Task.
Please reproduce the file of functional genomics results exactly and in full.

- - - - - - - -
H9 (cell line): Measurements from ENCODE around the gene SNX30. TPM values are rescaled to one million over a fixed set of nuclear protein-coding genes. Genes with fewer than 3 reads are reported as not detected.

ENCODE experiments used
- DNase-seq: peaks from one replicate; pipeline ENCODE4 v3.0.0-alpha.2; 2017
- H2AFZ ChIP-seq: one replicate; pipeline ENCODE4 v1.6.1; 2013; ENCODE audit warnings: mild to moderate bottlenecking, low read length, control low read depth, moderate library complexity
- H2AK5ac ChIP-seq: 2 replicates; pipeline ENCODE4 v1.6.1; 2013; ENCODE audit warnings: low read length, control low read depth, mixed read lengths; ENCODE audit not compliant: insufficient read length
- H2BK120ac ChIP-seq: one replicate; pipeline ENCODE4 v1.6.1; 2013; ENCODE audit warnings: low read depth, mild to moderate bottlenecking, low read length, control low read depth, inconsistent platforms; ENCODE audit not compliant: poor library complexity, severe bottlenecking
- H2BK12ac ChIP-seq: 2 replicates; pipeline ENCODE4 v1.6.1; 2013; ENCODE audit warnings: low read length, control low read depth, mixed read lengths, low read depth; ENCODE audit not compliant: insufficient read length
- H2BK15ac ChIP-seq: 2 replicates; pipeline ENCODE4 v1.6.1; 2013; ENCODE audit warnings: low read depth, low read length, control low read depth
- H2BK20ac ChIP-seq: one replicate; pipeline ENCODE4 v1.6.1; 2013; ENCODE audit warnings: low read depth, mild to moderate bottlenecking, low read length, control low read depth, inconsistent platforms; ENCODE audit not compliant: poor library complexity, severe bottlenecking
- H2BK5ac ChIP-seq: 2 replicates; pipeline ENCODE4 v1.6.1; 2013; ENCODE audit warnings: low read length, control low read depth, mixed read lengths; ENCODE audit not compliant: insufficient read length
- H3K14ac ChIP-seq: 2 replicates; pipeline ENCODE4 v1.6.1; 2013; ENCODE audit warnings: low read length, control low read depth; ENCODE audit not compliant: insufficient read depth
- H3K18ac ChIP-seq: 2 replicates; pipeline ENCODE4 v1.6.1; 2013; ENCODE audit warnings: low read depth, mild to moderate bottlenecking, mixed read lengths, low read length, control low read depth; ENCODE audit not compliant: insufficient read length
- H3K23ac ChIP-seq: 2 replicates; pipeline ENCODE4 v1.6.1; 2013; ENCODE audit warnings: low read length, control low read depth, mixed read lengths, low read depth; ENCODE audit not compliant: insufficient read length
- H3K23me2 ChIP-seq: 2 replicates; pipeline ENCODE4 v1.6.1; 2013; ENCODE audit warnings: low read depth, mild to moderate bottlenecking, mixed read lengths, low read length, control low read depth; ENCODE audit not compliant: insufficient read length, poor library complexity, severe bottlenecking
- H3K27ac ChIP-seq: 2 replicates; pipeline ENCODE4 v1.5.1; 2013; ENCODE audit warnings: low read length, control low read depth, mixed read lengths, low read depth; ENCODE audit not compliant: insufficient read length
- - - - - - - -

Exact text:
H9 (cell line): Measurements from ENCODE around the gene SNX30. TPM values are rescaled to one million over a fixed set of nuclear protein-coding genes. Genes with fewer than 3 reads are reported as not detected.

ENCODE experiments used
- DNase-seq: peaks from one replicate; pipeline ENCODE4 v3.0.0-alpha.2; 2017
- H2AFZ ChIP-seq: one replicate; pipeline ENCODE4 v1.6.1; 2013; ENCODE audit warnings: mild to moderate bottlenecking, low read length, control low read depth, moderate library complexity
- H2AK5ac ChIP-seq: 2 replicates; pipeline ENCODE4 v1.6.1; 2013; ENCODE audit warnings: low read length, control low read depth, mixed read lengths; ENCODE audit not compliant: insufficient read length
- H2BK120ac ChIP-seq: one replicate; pipeline ENCODE4 v1.6.1; 2013; ENCODE audit warnings: low read depth, mild to moderate bottlenecking, low read length, control low read depth, inconsistent platforms; ENCODE audit not compliant: poor library complexity, severe bottlenecking
- H2BK12ac ChIP-seq: 2 replicates; pipeline ENCODE4 v1.6.1; 2013; ENCODE audit warnings: low read length, control low read depth, mixed read lengths, low read depth; ENCODE audit not compliant: insufficient read length
- H2BK15ac ChIP-seq: 2 replicates; pipeline ENCODE4 v1.6.1; 2013; ENCODE audit warnings: low read depth, low read length, control low read depth
- H2BK20ac ChIP-seq: one replicate; pipeline ENCODE4 v1.6.1; 2013; ENCODE audit warnings: low read depth, mild to moderate bottlenecking, low read length, control low read depth, inconsistent platforms; ENCODE audit not compliant: poor library complexity, severe bottlenecking
- H2BK5ac ChIP-seq: 2 replicates; pipeline ENCODE4 v1.6.1; 2013; ENCODE audit warnings: low read length, control low read depth, mixed read lengths; ENCODE audit not compliant: insufficient read length
- H3K14ac ChIP-seq: 2 replicates; pipeline ENCODE4 v1.6.1; 2013; ENCODE audit warnings: low read length, control low read depth; ENCODE audit not compliant: insufficient read depth
- H3K18ac ChIP-seq: 2 replicates; pipeline ENCODE4 v1.6.1; 2013; ENCODE audit warnings: low read depth, mild to moderate bottlenecking, mixed read lengths, low read length, control low read depth; ENCODE audit not compliant: insufficient read length
- H3K23ac ChIP-seq: 2 replicates; pipeline ENCODE4 v1.6.1; 2013; ENCODE audit warnings: low read length, control low read depth, mixed read lengths, low read depth; ENCODE audit not compliant: insufficient read length
- H3K23me2 ChIP-seq: 2 replicates; pipeline ENCODE4 v1.6.1; 2013; ENCODE audit warnings: low read depth, mild to moderate bottlenecking, mixed read lengths, low read length, control low read depth; ENCODE audit not compliant: insufficient read length, poor library complexity, severe bottlenecking
- H3K27ac ChIP-seq: 2 replicates; pipeline ENCODE4 v1.5.1; 2013; ENCODE audit warnings: low read length, control low read depth, mixed read lengths, low read depth; ENCODE audit not compliant: insufficient read length